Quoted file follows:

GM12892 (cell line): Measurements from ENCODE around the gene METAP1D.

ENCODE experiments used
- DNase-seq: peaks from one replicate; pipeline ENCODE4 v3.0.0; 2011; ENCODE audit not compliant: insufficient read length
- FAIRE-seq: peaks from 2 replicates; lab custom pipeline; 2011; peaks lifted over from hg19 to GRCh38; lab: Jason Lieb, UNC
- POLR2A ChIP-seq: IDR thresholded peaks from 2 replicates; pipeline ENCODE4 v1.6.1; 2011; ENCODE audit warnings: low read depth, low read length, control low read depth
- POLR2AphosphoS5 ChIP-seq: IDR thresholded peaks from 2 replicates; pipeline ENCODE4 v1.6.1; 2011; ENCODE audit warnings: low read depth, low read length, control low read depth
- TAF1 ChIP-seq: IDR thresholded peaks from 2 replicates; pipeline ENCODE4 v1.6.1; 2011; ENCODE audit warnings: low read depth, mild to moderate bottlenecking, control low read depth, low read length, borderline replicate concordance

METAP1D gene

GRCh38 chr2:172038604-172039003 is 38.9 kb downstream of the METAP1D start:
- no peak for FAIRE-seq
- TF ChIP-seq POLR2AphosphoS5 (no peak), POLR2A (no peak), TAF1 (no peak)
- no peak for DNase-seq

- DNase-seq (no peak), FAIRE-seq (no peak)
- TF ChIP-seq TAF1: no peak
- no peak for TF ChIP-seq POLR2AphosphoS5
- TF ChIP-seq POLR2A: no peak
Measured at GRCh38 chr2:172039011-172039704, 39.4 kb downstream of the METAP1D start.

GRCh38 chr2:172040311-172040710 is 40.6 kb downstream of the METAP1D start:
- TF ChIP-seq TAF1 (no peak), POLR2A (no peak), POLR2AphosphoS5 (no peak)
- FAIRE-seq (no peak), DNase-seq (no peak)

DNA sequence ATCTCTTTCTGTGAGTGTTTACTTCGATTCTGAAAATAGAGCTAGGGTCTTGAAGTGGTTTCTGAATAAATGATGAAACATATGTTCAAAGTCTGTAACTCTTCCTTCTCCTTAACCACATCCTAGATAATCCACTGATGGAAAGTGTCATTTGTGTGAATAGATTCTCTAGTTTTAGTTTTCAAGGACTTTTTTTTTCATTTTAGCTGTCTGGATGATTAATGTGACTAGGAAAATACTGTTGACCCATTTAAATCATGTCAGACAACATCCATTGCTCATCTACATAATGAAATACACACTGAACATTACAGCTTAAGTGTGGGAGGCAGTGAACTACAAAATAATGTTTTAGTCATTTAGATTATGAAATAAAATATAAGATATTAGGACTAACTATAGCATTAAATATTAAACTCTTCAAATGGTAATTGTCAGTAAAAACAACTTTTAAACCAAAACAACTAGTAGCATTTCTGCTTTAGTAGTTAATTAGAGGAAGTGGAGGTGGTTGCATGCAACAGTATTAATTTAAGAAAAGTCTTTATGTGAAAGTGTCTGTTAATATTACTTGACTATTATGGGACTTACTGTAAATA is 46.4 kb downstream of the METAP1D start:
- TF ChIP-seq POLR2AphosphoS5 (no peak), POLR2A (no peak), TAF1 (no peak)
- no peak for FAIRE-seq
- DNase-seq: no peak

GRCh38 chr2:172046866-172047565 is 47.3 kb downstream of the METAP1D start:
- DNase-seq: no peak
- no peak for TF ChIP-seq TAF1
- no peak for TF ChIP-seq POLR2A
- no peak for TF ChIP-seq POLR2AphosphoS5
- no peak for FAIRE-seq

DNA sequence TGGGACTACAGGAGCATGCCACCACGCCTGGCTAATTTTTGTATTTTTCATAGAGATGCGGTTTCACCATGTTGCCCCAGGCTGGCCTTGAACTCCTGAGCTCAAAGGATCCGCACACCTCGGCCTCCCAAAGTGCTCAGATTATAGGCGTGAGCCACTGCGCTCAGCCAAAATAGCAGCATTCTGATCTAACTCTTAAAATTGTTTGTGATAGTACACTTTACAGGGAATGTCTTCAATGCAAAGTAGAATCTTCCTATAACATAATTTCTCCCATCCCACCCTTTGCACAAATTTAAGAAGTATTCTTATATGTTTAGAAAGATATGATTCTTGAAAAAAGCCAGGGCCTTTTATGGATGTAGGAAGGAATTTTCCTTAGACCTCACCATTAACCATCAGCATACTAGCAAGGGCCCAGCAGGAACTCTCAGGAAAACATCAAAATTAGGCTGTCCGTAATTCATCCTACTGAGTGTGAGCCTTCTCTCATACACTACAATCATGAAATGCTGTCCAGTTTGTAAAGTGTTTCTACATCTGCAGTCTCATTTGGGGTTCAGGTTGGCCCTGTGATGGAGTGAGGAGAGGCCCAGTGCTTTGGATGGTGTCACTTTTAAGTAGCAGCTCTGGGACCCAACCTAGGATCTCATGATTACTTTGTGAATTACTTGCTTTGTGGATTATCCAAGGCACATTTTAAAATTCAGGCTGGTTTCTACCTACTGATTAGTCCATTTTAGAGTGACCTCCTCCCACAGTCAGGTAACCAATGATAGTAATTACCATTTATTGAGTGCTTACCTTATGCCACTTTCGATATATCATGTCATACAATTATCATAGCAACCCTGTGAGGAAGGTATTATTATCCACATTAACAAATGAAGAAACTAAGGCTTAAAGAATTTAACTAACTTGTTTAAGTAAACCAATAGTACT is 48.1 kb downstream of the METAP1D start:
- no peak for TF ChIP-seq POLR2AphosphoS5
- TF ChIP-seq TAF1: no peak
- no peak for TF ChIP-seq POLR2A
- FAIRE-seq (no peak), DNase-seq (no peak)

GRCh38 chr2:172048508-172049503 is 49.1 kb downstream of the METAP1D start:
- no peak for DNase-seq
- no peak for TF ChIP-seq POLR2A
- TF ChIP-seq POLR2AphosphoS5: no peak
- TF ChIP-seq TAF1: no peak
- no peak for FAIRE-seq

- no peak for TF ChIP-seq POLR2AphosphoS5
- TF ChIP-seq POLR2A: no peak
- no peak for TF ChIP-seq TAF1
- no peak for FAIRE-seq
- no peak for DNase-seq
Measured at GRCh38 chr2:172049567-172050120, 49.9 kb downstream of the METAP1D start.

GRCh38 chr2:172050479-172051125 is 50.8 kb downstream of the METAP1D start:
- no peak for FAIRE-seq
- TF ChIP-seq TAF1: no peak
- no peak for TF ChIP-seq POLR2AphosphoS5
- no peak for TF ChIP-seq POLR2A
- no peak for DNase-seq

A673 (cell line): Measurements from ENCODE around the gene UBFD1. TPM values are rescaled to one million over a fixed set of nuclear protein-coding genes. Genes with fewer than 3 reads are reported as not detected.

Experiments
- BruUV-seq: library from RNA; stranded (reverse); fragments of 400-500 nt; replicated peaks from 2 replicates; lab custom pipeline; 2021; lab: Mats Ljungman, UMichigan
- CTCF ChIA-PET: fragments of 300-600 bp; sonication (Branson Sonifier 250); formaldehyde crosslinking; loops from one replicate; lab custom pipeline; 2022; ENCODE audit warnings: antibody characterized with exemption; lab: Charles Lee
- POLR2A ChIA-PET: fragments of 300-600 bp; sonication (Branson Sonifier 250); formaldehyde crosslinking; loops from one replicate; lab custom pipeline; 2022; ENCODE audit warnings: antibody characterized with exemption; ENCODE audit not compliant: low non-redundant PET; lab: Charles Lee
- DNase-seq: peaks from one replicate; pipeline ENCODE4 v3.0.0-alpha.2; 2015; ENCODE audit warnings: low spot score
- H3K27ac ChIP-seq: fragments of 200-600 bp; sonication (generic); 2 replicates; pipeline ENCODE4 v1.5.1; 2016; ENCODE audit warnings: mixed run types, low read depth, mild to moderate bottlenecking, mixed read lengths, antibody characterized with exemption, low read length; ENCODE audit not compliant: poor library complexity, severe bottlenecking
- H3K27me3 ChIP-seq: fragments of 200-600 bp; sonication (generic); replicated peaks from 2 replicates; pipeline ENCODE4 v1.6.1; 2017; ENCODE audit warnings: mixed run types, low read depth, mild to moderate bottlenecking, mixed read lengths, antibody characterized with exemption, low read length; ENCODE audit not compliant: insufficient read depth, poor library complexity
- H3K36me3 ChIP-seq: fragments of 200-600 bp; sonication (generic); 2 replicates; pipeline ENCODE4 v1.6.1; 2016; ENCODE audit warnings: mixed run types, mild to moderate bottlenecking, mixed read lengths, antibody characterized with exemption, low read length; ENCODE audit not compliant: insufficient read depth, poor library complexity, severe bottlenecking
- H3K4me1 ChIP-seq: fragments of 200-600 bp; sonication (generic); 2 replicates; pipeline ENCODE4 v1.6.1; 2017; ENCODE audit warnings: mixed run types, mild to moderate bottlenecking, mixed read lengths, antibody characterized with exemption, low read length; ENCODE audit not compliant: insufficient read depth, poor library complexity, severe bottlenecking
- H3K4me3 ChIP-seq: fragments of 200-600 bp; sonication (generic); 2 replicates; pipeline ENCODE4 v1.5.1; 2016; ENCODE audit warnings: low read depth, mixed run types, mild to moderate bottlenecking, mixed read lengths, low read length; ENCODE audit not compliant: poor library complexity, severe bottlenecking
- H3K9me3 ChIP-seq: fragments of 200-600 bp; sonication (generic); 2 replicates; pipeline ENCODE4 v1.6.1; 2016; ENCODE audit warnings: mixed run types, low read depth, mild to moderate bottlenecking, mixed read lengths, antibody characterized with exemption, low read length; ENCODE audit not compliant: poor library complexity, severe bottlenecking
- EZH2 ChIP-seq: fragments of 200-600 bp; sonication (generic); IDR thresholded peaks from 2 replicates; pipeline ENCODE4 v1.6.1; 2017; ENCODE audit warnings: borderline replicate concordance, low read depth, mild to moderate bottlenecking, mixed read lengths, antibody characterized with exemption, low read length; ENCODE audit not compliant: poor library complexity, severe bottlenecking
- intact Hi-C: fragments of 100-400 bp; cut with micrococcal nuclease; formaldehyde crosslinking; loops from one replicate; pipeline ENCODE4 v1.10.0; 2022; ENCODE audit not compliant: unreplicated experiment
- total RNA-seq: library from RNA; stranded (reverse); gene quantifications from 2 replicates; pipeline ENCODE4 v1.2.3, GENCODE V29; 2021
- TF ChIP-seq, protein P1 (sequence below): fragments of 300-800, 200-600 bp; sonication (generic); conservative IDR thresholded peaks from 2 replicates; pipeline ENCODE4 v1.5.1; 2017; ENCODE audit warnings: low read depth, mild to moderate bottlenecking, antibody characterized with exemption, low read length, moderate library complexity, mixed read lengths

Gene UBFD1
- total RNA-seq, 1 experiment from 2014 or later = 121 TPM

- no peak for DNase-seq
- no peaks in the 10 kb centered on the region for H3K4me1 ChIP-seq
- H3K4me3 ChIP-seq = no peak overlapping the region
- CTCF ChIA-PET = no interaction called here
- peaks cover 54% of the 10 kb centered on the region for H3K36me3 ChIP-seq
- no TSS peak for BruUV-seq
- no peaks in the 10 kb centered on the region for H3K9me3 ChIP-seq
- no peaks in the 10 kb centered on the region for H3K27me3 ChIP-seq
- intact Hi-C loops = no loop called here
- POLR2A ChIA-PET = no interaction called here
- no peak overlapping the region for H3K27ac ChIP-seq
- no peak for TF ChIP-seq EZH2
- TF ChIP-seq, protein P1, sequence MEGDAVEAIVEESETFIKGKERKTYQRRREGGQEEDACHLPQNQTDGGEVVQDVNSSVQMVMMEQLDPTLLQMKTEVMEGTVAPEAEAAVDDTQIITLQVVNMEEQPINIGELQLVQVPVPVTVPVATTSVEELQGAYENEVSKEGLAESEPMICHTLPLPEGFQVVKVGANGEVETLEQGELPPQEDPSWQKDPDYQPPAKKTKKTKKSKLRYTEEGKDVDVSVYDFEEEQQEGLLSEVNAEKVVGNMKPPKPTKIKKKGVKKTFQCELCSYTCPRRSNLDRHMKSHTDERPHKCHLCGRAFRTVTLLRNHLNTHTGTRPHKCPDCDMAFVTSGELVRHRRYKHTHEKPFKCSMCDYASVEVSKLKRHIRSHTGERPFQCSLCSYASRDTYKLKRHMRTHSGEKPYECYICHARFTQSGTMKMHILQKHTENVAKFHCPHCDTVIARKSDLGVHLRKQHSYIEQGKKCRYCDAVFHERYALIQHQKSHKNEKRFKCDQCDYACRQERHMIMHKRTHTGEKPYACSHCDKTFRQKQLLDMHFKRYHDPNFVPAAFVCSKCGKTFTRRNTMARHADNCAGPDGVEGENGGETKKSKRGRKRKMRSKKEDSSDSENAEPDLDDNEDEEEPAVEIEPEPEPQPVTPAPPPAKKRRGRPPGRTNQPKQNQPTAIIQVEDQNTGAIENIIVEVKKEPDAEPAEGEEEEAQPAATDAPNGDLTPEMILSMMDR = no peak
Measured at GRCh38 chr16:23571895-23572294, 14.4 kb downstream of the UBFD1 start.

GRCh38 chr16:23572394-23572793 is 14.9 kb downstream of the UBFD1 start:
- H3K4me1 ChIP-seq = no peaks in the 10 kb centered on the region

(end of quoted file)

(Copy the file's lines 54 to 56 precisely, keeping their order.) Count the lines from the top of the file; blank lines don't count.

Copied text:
A673 (cell line): Measurements from ENCODE around the gene UBFD1. TPM values are rescaled to one million over a fixed set of nuclear protein-coding genes. Genes with fewer than 3 reads are reported as not detected.

Experiments
- BruUV-seq: library from RNA; stranded (reverse); fragments of 400-500 nt; replicated peaks from 2 replicates; lab custom pipeline; 2021; lab: Mats Ljungman, UMichigan